I graduated as a physicist at the UA in 1995, and obtained my Ph.D. in 1999 also at the UA. My thesis work focused on Bose-Einstein condensation in atomic gases, which had been observed experimentally not long before causing a lot of excitement. My research on this new state of matter was performed under the promotorship of prof.dr. Jozef Devreese in the laboratory "TFVS" (theoretical solid state physics). Afterwards I went as a postdoctoral researcher to Harvard to work in the laboratory of prof.dr. Isaac Silvera, where we investigated multielectron bubbles in helium, and where I learnt some experimental skills to complement my background as a theorist. I still collaborate with Ike and work part-time as associated researcher in Harvard, where we now focus on high-pressure experiments on hydrogen. After my postdoc, I applied for a job at the UA, where I was appointed as a lecturer in theoretical physics. I have since then built up a research group with a bunch of talented young grad students, and I have provided service to the physics community in Belgium as the president of our national physics society.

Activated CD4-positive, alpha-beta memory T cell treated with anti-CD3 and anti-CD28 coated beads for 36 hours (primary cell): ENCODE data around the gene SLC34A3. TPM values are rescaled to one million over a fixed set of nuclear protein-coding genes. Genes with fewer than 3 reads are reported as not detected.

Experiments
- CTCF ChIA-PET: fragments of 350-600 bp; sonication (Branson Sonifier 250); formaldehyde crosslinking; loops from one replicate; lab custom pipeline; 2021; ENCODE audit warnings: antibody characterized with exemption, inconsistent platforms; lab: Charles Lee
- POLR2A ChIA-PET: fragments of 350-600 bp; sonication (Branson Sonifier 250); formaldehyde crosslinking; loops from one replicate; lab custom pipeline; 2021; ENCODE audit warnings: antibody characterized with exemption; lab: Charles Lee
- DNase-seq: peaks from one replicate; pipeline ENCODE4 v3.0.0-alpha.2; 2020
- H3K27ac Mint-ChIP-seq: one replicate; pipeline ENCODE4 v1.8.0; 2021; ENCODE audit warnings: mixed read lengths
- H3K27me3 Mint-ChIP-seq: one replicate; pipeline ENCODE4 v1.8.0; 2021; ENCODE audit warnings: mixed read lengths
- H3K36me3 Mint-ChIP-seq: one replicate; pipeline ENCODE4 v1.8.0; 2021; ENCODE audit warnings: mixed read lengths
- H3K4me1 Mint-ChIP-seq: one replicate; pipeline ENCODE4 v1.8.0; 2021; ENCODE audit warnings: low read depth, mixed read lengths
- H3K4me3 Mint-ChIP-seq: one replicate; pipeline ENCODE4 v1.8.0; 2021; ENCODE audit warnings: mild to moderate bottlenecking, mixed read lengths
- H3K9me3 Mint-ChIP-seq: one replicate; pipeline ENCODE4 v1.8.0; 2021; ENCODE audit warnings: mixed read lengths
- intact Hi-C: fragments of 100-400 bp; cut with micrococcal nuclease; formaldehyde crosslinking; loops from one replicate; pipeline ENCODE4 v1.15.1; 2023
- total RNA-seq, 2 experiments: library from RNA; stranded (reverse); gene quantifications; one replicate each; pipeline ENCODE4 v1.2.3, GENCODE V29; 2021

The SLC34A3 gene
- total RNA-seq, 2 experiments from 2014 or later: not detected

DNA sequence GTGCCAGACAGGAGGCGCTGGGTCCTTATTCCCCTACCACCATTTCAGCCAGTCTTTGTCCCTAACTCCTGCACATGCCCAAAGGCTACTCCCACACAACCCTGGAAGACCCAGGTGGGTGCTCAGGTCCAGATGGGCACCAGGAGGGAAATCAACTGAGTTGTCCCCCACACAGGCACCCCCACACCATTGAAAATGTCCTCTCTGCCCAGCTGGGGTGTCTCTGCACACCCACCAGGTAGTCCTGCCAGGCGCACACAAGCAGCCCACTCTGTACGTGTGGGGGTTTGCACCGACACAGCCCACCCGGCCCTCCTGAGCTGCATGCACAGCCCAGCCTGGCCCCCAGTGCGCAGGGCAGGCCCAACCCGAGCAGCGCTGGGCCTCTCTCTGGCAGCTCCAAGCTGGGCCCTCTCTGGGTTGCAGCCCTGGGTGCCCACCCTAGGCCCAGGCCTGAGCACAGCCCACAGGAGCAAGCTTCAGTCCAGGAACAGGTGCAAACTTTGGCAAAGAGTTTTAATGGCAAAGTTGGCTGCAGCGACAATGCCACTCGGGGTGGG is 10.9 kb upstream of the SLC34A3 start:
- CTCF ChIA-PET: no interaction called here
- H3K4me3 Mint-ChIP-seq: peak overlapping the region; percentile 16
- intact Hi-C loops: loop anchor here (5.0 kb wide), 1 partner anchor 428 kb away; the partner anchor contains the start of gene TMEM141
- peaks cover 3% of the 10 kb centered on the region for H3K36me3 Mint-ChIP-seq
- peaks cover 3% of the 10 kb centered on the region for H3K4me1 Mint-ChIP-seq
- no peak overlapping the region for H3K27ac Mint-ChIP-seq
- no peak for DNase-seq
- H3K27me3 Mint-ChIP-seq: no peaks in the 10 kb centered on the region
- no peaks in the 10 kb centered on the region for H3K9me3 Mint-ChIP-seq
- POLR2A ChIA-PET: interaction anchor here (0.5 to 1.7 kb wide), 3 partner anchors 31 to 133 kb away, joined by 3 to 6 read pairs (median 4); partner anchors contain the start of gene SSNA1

At our lab in the physics department, TQC (theory of quantum and complex systems) we investigate quantum many body theory for condensed matter systems, ultracold atomic gases, nanoscopic superconductivity, superfluidity. Our method of choice is path integral theory, and our excursions in the mathematical properties of these integrals have led to results in what is becoming known as complexity science, in particular in the field of econophysics. My main current research topics are ultracold atomic Fermi gases, superconductivity, optical properties of solids, and the further development of path integral theory.